South American Geology

第139章 NORTHERN CHILE.CONCLUSION(9)

This axis is formed of a chain of mountains [F], of which the central masses (near La Punta) consist of andesite containing green hornblende and coppery mica, and the outer masses of greenish and black porphyries, together with some fine lilac-coloured claystone porphyry; all these porphyries being injected and broken up by small hummocks of andesite.The central great mass of this latter rock, is covered on the eastern side by a black, fine-grained, highly micaceous slate, which, together with the succeeding mountains of porphyry, are traversed by numerous white dikes, branching from the andesite, and some of them extending in straight lines, to a distance of at least two miles.The mountains of porphyry eastward of the micaceous schist soon, but gradually, assume (as observed in so many other cases) a stratified structure, and can then be recognised as a part of the porphyritic conglomerate formation.These strata [G] are inclined at a high angle to the S.E., and form a mass from fifteen hundred to two thousand feet in thickness.The gypseous masses to the west already described, dip directly towards this axis, with the strata only in a few places (one of which is represented in the section) thrown from it: hence this fourth axis is mainly uniclinal towards the S.E., and just like our third axis, only locally anticlinal.

The above strata of porphyritic conglomerate [G] with their south-eastward dip, come abruptly up against beds of the gypseous formation [H], which are gently, but irregularly, inclined westward: so that there is here a synclinal axis and great fault.Further up the valley, here running nearly north and south, the gypseous formation is prolonged for some distance; but the stratification is unintelligible, the whole being broken up by faults, dikes, and metalliferous veins.The strata consist chiefly of red calcareous sandstones, with numerous veins in the place of layers, of gypsum; the sandstone is associated with some black calcareous slate-rock, and with green pseudo-honestones, passing into porcelain-jasper.Still further up the valley, near Las Amolanas [I], the gypseous strata become more regular, dipping at an angle of between 30 and 40 degrees to W.S.W., and conformably overlying, near the mouth of the ravine of Jolquera, strata [K] of porphyritic conglomerate.The whole series has been tilted by a partially concealed axis [L], of granite, andesite, and a granitic mixture of white feldspar, quartz, and oxide of iron.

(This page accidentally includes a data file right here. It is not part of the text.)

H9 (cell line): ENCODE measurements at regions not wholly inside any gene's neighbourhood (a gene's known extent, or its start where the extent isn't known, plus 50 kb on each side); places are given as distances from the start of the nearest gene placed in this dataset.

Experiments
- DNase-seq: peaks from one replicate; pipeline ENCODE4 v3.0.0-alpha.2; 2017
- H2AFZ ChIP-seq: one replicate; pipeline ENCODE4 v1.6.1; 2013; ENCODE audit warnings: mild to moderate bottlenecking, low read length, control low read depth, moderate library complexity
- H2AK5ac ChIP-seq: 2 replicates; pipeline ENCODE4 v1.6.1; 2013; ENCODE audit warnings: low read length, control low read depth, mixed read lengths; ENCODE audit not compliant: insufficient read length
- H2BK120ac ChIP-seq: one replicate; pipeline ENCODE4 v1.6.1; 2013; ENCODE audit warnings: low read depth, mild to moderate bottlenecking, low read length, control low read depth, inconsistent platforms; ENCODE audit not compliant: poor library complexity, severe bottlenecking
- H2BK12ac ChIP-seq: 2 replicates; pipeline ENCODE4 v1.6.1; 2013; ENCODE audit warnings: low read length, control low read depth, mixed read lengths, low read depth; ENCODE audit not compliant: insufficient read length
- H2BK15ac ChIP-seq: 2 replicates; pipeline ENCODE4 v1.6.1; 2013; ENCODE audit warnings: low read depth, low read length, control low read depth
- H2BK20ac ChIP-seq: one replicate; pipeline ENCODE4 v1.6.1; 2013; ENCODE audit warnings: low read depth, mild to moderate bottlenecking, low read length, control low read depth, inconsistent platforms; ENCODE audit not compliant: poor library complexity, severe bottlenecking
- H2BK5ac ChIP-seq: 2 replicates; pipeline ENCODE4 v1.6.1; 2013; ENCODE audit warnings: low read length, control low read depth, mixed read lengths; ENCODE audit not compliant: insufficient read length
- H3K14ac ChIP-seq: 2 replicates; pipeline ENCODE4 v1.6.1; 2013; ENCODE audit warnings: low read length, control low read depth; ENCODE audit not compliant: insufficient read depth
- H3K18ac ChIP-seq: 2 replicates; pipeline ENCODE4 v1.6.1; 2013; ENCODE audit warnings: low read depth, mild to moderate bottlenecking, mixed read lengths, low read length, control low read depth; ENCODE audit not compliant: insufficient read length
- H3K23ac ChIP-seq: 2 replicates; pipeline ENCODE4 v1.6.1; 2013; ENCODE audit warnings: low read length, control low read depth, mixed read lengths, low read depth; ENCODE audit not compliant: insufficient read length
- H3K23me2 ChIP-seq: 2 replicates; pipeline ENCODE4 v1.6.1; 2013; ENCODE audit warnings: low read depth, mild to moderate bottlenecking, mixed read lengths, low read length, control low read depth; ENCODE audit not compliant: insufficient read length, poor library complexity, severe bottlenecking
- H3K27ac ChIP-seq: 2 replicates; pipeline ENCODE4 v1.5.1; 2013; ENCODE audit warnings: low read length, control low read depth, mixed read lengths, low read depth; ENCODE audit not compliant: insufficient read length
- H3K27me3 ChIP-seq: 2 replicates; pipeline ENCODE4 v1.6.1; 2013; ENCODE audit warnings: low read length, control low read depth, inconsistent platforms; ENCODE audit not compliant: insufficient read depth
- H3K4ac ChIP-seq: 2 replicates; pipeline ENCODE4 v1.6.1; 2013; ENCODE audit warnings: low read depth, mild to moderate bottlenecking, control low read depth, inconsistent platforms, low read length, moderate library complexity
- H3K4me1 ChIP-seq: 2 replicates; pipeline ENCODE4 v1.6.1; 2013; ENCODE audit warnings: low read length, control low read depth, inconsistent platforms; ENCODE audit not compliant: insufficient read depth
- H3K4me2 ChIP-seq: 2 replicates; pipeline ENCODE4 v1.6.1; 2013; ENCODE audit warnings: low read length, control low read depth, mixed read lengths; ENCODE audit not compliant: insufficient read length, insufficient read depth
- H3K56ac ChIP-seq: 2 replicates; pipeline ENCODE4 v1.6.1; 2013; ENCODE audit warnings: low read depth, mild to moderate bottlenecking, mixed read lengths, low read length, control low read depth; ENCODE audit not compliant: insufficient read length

FIFTH AXIS OF ELEVATION (VALLEY OF COPIAPO, NEAR LOS AMOLANAS).

I will describe in some detail the beds [I] seen here, which, as just stated, dip to W.S.W., at an angle of from 30 to 40 degrees.I had not time to examine the underlying porphyritic conglomerate, of which the lowest beds, as seen at the mouth of the Jolquera, are highly compact, with crystals of red oxide of iron; and I am not prepared to say whether they are chiefly of volcanic or metamorphic origin.On these beds there rests a coarse purplish conglomerate, very little metamorphosed, composed of pebbles of porphyry, but remarkable from containing one pebble of granite;--of which fact no instance has occurred in the sections hitherto described.

Above this conglomerate, there is a black siliceous claystone, and above it numerous alternations of dark-purplish and green porphyries, which may be considered as the uppermost limit of the porphyritic conglomerate formation.

Above these porphyries comes a coarse, arenaceous conglomerate, the lower half white and the upper half of a pink colour, composed chiefly of pebbles of various porphyries, but with some of red sandstone and jaspery rocks.In some of the more arenaceous parts of the conglomerate, there was an oblique or current lamination; a circumstance which I did not elsewhere observe.

Above this conglomerate, there is a vast thickness of thinly stratified, pale-yellowish, siliceous sandstone, passing into a granular quartz-rock, used for grindstones (hence the name of the place Las Amolanas), and certainly belonging to the gypseous formation, as does probably the immediately underlying conglomerate.In this yellowish sandstone there are layers of white and pale-red siliceous conglomerate; other layers with small, well-rounded pebbles of white quartz, like the bed at the R.Claro at Coquimbo; others of a greenish, fine-grained, less siliceous stone, somewhat resembling the pseudo-honestones lower down the valley; and lastly, others of a black calcareous shale-rock.In one of the layers of conglomerate, there was embedded a fragment of mica-slate, of which this is the first instance; hence perhaps, it is from a formation of mica-slate, that the numerous small pebbles of quartz, both here and at Coquimbo, have been derived.Not only does the siliceous sandstone include layers of the black, thinly stratified, not fissile, calcareous shale-rock, but in one place the whole mass, especially the upper part, was, in a marvellously short horizontal distance, after frequent alternations, replaced by it.

When this occurred, a mountain-mass, several thousand feet in thickness was thus composed; the black calcareous shale-rock, however, always included some layers of the pale-yellowish siliceous sandstone, of the red conglomerate, and of the greenish jaspery and pseudo-honestone varieties.

It likewise included three or four widely separated layers of a brown limestone, abounding with shells immediately to be described.This pile of strata was in parts traversed by many veins of gypsum.The calcareous shale-rock, though when freshly broken quite black, weathers into an ash-colour: in which respect and in general appearance, it perfectly resembles those great fossiliferous beds of the Peuquenes range, alternating with gypsum and red sandstone, described in the last chapter.

Charles Darwin

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